Along with the fall of the Third Republic and the founding of Vichy, July 10 marks the 75th anniversary of the beginning of the Battle of Britain--which is, of course, being commemorated in quite a different fashion.
I was recently surprised to read that half (or more) of Britons aged 18 to 24 surveyed did not know what the Battle of Britain was.
Perhaps it was a surprise because, while in the U.S. we hear such stories all the time, we are less used to such news from other countries.
However, it may also be a matter of the impression we often get in the U.S. of the attitude toward history in Britain--in particular, that while Americans are uninterested in, British society is utterly steeped in the memory of the past, and not least that of World War II.
I think, for instance, of Simon Winder's book The Man Who Saved Britain, and his recounting of his childhood, which seemed utterly saturated with the war.
Of course, Winder (born in 1963) belonged to a different generation which, if it did not actually experience the war itself, was still surrounded by people who had been deeply affected by the conflict.
After all, Britain fought the war for six years--much longer than, for example, the United States did. Not only did some five million Britons served in uniform, but the civilian population was subject to extended periods of aerial bombing, which killed tens of thousands, and destroyed the homes and disrupted the lives of many more, so that a good many of them were driven to live in air-raid shelters. (Some people were even born in air-raid shelters. Jerry Springer was one of them.) U-boats stalked the surrounding seas, making even the food supply precarious. Between bomb damage and sunken ships, between the running down of the country's plant amid an all-out production effort and the sell-off of foreign assets, the country lost a quarter of its wealth (according to the official report, anyway), amassed vast new debts, went bankrupt. The result was that its people were subject to rationing, not just during the war, but for many years afterward.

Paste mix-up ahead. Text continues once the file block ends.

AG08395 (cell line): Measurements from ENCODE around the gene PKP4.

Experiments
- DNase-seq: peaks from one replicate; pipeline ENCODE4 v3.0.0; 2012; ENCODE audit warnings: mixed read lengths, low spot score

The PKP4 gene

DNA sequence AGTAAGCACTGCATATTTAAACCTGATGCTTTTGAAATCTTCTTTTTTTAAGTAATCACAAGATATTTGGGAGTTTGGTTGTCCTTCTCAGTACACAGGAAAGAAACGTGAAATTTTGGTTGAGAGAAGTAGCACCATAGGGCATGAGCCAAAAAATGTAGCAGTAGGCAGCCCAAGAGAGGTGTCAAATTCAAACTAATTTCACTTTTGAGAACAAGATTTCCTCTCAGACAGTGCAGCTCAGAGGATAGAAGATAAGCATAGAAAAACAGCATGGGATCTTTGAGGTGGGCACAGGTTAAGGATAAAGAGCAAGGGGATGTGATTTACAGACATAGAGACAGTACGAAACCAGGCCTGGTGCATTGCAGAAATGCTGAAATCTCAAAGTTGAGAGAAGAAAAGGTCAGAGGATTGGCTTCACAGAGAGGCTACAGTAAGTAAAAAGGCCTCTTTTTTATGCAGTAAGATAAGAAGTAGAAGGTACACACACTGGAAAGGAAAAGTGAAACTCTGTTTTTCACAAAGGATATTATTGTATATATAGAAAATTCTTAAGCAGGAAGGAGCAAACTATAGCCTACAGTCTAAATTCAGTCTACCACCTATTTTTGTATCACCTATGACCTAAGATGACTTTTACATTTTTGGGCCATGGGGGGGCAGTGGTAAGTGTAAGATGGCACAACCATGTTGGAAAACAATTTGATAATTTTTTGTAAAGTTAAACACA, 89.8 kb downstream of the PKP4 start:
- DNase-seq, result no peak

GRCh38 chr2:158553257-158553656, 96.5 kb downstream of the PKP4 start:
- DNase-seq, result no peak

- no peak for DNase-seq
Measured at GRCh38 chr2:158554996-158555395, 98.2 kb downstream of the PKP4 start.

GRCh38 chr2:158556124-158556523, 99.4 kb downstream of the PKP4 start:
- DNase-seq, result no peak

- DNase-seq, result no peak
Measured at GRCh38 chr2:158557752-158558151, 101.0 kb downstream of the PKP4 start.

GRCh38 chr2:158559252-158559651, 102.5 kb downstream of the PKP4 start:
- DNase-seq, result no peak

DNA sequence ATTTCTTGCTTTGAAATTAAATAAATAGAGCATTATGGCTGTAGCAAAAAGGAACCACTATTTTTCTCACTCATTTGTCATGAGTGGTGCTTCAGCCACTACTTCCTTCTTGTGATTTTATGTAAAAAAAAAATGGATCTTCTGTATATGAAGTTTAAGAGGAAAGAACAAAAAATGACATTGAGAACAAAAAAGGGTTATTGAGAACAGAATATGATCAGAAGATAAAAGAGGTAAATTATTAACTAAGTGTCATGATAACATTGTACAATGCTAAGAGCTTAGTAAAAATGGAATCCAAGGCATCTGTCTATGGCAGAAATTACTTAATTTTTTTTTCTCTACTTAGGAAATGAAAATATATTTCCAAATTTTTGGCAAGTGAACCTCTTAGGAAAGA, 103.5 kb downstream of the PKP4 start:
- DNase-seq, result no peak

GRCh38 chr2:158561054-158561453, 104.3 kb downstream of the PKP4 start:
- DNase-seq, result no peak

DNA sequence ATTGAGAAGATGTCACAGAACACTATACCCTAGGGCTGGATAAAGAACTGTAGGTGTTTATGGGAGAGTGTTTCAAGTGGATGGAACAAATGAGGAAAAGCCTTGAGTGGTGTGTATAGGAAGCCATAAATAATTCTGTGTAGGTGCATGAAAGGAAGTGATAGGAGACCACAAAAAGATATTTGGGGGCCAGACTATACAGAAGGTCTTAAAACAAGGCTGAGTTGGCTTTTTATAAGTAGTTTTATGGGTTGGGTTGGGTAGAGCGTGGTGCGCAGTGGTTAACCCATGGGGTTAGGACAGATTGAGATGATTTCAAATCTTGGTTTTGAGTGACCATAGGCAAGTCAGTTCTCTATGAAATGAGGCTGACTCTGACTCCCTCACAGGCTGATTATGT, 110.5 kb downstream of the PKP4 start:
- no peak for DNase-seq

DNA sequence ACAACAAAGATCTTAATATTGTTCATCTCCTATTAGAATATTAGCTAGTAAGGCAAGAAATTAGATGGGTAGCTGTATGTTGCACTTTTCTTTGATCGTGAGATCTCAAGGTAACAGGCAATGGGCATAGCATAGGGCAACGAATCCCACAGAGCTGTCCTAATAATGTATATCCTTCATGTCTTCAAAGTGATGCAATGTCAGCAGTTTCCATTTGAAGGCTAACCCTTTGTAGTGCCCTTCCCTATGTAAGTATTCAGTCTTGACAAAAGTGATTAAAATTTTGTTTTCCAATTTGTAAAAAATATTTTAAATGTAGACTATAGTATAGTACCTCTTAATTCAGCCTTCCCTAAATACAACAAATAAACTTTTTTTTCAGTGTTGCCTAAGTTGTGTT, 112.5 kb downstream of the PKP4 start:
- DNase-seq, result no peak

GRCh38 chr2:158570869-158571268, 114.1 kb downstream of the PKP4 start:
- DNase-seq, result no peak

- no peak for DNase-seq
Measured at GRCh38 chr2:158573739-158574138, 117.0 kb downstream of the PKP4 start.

And as one might expect from such a conflict, it had profound consequences: the end of world power status, and empire, and the old world order. It meant a change in the old order at home, too--Labor Britain, the post-war consensus. Some didn't much like this. (Ian Fleming was of them.) Others, more numerous one imagines but less privileged and so less likely to be heard, were more sanguine. But in either case this meant a very different world, and these events not the sort quickly forgotten.
However, today one would have to have lived beyond the usual life expectancy to have a memory of having held any position of real, official responsibility during the war. Anyone under seventy-five has no personal memory of the war years whatsoever. Anyone under sixty cannot even remember rationing or conscription.
The result is that the war, and even its aftermath, have long been receding beyond the mental horizon of most of those living now, in and out of Britain. Increasingly become the sort of thing one knows not firsthand, or even secondhand from the people around them, but only from history class, material learned for the test and then promptly forgotten, unless one particularly cares to remember--a thing that even the presence of such events in film and on television (say, Spitfires shooting it out with Daleks on Doctor Who) may obscure.
Just like the Battle of Waterloo, about which even fewer people know, to go by a survey for the 200th anniversary of Waterloo.
A lot of people seem to think that one's simply an Abba song.